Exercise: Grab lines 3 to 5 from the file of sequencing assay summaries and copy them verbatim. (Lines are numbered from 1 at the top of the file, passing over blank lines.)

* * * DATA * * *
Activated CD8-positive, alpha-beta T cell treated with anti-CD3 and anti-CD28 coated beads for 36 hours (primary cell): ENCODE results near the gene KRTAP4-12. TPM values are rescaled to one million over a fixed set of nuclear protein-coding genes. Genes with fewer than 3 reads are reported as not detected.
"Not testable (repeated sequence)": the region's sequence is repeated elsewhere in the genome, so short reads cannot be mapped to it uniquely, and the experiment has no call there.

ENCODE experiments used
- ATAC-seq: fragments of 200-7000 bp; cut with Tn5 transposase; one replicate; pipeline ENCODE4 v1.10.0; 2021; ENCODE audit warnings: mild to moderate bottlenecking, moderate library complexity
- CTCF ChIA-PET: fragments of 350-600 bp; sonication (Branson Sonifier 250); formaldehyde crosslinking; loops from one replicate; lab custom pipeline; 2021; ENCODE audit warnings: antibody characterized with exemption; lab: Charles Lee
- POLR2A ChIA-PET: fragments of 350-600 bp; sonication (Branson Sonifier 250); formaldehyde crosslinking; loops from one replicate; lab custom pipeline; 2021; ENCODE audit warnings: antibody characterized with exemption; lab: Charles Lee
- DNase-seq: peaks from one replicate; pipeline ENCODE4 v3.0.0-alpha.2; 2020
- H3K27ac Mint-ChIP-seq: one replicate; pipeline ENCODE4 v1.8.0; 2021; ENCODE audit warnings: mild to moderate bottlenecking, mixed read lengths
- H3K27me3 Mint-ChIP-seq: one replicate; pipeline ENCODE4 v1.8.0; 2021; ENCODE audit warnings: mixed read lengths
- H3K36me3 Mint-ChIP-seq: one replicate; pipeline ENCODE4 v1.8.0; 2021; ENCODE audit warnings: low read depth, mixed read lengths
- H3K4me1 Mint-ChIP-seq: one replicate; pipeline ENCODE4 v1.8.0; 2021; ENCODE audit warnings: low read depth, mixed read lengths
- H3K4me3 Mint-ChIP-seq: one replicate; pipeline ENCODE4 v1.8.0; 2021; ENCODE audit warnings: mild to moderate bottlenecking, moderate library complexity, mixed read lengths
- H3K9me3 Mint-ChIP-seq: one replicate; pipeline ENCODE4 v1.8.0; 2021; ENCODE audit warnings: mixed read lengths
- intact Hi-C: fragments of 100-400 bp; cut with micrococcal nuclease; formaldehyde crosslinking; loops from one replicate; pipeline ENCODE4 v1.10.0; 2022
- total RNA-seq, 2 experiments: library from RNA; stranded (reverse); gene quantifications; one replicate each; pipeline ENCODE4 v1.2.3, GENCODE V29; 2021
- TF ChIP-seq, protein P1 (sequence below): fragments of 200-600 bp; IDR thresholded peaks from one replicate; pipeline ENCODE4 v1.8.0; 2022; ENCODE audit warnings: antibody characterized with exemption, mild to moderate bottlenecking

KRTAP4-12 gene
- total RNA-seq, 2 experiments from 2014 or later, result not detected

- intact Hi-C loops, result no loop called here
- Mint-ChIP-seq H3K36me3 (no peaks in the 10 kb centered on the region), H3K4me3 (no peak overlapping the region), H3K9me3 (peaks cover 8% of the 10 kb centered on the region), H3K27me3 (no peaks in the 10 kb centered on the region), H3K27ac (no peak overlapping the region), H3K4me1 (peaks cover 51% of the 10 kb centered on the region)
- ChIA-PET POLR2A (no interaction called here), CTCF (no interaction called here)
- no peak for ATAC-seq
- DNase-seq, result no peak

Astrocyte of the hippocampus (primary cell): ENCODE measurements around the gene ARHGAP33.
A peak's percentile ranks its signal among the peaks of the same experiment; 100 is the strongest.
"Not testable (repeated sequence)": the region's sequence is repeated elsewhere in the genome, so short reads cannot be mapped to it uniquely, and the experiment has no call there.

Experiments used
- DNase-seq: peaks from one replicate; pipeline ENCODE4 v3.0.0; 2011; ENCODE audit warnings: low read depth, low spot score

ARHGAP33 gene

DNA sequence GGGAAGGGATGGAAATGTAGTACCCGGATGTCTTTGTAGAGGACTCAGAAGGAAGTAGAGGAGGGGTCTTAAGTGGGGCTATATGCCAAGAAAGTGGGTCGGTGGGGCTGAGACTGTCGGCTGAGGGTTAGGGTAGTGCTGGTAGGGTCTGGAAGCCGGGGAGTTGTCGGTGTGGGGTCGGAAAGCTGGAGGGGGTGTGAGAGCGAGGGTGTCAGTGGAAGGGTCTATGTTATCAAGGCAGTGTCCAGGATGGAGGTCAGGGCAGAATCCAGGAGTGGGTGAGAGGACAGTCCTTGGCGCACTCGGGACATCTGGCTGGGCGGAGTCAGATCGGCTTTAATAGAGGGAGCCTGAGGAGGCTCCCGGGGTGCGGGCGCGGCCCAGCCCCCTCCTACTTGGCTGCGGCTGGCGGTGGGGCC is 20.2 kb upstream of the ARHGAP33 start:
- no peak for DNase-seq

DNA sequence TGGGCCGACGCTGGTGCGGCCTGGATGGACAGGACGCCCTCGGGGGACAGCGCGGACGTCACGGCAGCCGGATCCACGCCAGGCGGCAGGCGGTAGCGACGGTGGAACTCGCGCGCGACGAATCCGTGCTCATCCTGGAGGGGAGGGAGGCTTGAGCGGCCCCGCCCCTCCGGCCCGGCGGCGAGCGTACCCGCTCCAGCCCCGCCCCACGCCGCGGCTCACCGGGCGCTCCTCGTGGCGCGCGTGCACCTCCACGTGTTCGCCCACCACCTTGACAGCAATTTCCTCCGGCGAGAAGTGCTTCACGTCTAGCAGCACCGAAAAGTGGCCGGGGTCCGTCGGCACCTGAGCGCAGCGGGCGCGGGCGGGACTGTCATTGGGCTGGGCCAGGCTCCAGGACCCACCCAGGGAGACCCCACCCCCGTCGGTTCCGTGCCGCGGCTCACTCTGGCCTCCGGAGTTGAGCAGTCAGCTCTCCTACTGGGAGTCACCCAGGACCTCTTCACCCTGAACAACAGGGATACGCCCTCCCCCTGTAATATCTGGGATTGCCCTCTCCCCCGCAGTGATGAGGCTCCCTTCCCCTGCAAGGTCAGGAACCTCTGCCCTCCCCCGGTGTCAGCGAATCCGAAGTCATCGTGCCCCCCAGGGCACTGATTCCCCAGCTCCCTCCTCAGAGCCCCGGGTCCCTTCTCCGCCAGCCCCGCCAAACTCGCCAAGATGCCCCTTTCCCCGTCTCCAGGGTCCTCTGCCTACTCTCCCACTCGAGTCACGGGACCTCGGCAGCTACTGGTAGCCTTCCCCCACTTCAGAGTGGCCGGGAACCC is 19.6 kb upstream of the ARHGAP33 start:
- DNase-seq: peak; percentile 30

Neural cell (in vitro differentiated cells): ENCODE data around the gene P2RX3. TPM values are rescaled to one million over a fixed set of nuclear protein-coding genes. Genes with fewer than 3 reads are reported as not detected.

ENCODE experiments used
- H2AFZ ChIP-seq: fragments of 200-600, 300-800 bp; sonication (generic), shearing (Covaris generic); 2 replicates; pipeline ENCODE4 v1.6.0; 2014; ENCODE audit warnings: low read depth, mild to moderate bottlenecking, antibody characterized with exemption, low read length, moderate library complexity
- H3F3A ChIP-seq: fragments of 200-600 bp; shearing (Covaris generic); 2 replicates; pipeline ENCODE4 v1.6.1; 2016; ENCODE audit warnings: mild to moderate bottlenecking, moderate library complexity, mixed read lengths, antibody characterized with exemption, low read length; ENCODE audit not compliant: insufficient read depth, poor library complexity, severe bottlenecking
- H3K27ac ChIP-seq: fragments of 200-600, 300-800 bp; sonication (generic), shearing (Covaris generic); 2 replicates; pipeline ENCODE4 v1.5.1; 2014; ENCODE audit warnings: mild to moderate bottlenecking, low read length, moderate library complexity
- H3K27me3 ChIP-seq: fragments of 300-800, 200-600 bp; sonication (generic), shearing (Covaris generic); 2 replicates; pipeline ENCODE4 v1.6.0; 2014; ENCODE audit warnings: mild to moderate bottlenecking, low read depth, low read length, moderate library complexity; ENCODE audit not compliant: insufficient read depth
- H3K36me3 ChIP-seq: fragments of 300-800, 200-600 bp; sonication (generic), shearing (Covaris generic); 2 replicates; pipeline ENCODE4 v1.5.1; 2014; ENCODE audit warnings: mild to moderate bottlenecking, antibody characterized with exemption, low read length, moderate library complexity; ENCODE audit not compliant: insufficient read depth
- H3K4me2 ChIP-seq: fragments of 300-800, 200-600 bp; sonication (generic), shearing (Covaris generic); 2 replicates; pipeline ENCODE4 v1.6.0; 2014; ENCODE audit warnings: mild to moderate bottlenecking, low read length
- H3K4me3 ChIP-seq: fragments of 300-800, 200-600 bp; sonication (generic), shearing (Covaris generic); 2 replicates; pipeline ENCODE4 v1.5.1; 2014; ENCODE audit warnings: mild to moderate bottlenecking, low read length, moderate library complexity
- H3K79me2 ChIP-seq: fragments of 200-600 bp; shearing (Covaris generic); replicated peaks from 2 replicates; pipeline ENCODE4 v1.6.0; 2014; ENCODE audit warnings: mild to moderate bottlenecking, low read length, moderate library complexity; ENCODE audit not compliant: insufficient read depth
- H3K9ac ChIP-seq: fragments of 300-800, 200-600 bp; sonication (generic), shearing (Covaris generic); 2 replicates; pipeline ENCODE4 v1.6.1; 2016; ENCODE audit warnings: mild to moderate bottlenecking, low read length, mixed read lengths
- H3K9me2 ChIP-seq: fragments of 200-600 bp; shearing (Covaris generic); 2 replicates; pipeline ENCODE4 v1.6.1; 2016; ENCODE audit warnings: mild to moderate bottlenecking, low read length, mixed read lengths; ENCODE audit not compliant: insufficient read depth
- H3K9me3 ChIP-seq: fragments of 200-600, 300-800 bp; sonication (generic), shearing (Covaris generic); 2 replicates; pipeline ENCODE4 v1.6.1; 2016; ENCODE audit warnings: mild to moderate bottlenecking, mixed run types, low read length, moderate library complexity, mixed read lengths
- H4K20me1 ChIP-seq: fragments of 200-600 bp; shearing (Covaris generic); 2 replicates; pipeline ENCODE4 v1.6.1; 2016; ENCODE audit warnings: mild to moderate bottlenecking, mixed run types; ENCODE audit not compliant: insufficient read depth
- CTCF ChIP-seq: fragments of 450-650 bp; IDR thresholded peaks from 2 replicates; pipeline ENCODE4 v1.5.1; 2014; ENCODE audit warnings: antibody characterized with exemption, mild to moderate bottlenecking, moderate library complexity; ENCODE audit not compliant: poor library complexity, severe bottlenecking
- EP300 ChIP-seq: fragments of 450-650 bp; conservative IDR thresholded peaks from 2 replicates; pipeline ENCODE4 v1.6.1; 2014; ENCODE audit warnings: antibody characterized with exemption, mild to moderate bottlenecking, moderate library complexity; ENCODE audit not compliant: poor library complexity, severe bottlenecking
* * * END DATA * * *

ENCODE experiments used
- ATAC-seq: fragments of 200-7000 bp; cut with Tn5 transposase; one replicate; pipeline ENCODE4 v1.10.0; 2021; ENCODE audit warnings: mild to moderate bottlenecking, moderate library complexity
- CTCF ChIA-PET: fragments of 350-600 bp; sonication (Branson Sonifier 250); formaldehyde crosslinking; loops from one replicate; lab custom pipeline; 2021; ENCODE audit warnings: antibody characterized with exemption; lab: Charles Lee